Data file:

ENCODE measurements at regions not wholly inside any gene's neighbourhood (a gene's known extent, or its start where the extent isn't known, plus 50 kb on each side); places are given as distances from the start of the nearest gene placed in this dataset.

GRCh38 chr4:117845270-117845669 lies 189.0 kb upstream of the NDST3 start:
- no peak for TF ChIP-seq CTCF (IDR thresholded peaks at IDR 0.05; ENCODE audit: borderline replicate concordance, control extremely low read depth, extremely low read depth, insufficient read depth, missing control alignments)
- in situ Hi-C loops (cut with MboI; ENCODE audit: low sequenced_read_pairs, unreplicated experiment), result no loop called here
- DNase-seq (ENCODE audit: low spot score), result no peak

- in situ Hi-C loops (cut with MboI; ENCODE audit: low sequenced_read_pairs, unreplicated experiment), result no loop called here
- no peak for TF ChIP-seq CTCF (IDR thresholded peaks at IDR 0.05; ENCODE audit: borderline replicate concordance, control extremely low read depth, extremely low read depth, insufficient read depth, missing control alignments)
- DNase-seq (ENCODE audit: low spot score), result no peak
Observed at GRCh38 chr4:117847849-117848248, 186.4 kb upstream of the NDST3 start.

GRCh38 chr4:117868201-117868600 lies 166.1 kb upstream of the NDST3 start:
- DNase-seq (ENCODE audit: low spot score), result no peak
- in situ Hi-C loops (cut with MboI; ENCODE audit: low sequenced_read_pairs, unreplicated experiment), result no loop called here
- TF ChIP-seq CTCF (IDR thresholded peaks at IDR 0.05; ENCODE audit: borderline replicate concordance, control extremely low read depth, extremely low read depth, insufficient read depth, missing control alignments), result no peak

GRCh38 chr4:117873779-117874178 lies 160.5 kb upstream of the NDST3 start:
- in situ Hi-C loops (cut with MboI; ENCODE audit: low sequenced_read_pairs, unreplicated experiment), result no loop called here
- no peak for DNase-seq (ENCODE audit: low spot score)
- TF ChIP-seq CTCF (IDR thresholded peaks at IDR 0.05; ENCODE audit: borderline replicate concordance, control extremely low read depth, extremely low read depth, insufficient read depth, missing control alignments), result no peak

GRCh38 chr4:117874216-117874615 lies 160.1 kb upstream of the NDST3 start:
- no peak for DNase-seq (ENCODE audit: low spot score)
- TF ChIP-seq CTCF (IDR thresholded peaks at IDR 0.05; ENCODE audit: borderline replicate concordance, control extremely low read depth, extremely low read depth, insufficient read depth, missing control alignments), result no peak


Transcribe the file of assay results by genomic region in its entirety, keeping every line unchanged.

ENCODE measurements at regions not wholly inside any gene's neighbourhood (a gene's known extent, or its start where the extent isn't known, plus 50 kb on each side); places are given as distances from the start of the nearest gene placed in this dataset.

GRCh38 chr4:117845270-117845669 lies 189.0 kb upstream of the NDST3 start:
- no peak for TF ChIP-seq CTCF (IDR thresholded peaks at IDR 0.05; ENCODE audit: borderline replicate concordance, control extremely low read depth, extremely low read depth, insufficient read depth, missing control alignments)
- in situ Hi-C loops (cut with MboI; ENCODE audit: low sequenced_read_pairs, unreplicated experiment), result no loop called here
- DNase-seq (ENCODE audit: low spot score), result no peak

- in situ Hi-C loops (cut with MboI; ENCODE audit: low sequenced_read_pairs, unreplicated experiment), result no loop called here
- no peak for TF ChIP-seq CTCF (IDR thresholded peaks at IDR 0.05; ENCODE audit: borderline replicate concordance, control extremely low read depth, extremely low read depth, insufficient read depth, missing control alignments)
- DNase-seq (ENCODE audit: low spot score), result no peak
Observed at GRCh38 chr4:117847849-117848248, 186.4 kb upstream of the NDST3 start.

GRCh38 chr4:117868201-117868600 lies 166.1 kb upstream of the NDST3 start:
- DNase-seq (ENCODE audit: low spot score), result no peak
- in situ Hi-C loops (cut with MboI; ENCODE audit: low sequenced_read_pairs, unreplicated experiment), result no loop called here
- TF ChIP-seq CTCF (IDR thresholded peaks at IDR 0.05; ENCODE audit: borderline replicate concordance, control extremely low read depth, extremely low read depth, insufficient read depth, missing control alignments), result no peak

GRCh38 chr4:117873779-117874178 lies 160.5 kb upstream of the NDST3 start:
- in situ Hi-C loops (cut with MboI; ENCODE audit: low sequenced_read_pairs, unreplicated experiment), result no loop called here
- no peak for DNase-seq (ENCODE audit: low spot score)
- TF ChIP-seq CTCF (IDR thresholded peaks at IDR 0.05; ENCODE audit: borderline replicate concordance, control extremely low read depth, extremely low read depth, insufficient read depth, missing control alignments), result no peak

GRCh38 chr4:117874216-117874615 lies 160.1 kb upstream of the NDST3 start:
- no peak for DNase-seq (ENCODE audit: low spot score)
- TF ChIP-seq CTCF (IDR thresholded peaks at IDR 0.05; ENCODE audit: borderline replicate concordance, control extremely low read depth, extremely low read depth, insufficient read depth, missing control alignments), result no peak